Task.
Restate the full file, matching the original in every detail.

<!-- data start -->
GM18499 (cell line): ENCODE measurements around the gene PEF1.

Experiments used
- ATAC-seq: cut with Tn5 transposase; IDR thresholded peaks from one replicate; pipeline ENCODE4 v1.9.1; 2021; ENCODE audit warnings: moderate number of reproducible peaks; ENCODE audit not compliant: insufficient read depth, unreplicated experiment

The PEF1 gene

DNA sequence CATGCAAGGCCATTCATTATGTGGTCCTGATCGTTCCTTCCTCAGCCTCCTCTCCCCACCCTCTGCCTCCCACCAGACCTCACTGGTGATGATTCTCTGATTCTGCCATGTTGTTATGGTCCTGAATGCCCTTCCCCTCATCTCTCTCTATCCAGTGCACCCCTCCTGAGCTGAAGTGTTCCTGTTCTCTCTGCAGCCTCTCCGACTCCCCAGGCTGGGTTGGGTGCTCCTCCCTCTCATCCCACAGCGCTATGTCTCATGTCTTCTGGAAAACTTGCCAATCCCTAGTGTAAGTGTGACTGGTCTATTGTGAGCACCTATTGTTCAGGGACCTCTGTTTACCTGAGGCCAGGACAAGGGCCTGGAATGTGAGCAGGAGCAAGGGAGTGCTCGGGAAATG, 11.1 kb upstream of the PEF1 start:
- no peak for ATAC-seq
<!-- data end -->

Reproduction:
GM18499 (cell line): ENCODE measurements around the gene PEF1.

Experiments used
- ATAC-seq: cut with Tn5 transposase; IDR thresholded peaks from one replicate; pipeline ENCODE4 v1.9.1; 2021; ENCODE audit warnings: moderate number of reproducible peaks; ENCODE audit not compliant: insufficient read depth, unreplicated experiment

The PEF1 gene

DNA sequence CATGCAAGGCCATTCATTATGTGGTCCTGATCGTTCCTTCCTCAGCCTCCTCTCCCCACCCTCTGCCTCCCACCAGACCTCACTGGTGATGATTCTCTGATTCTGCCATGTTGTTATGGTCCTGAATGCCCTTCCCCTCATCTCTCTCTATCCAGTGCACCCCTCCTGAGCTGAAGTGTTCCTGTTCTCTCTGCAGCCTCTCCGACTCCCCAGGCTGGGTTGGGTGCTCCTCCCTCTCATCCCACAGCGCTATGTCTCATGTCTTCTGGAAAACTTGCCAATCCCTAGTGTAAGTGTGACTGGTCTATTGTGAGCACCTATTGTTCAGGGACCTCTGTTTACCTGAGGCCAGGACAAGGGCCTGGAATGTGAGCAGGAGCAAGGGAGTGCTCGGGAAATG, 11.1 kb upstream of the PEF1 start:
- no peak for ATAC-seq